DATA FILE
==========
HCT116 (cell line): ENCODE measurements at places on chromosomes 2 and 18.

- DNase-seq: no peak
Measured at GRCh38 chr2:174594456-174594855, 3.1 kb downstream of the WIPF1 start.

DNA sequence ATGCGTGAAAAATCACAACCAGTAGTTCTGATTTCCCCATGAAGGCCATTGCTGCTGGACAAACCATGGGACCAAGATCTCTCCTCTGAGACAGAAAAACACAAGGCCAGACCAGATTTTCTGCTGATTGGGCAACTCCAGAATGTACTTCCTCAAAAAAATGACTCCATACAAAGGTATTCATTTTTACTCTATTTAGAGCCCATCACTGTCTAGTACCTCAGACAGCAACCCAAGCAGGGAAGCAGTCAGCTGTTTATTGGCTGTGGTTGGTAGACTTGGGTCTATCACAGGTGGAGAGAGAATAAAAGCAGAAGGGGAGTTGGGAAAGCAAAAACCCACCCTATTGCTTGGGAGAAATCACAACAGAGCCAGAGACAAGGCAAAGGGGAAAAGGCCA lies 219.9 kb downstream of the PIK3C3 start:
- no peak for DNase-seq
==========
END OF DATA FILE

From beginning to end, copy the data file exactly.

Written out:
HCT116 (cell line): ENCODE measurements at places on chromosomes 2 and 18.

- DNase-seq: no peak
Measured at GRCh38 chr2:174594456-174594855, 3.1 kb downstream of the WIPF1 start.

DNA sequence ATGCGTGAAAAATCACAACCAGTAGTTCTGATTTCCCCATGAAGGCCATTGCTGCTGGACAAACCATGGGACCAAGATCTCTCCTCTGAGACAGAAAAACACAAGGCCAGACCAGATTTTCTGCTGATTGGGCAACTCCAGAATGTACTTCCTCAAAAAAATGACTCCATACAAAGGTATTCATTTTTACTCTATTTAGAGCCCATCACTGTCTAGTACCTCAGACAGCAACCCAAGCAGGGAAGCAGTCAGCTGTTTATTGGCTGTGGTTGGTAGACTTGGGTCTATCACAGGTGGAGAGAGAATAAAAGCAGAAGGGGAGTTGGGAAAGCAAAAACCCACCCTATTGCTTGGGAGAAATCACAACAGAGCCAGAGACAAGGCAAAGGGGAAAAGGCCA lies 219.9 kb downstream of the PIK3C3 start:
- no peak for DNase-seq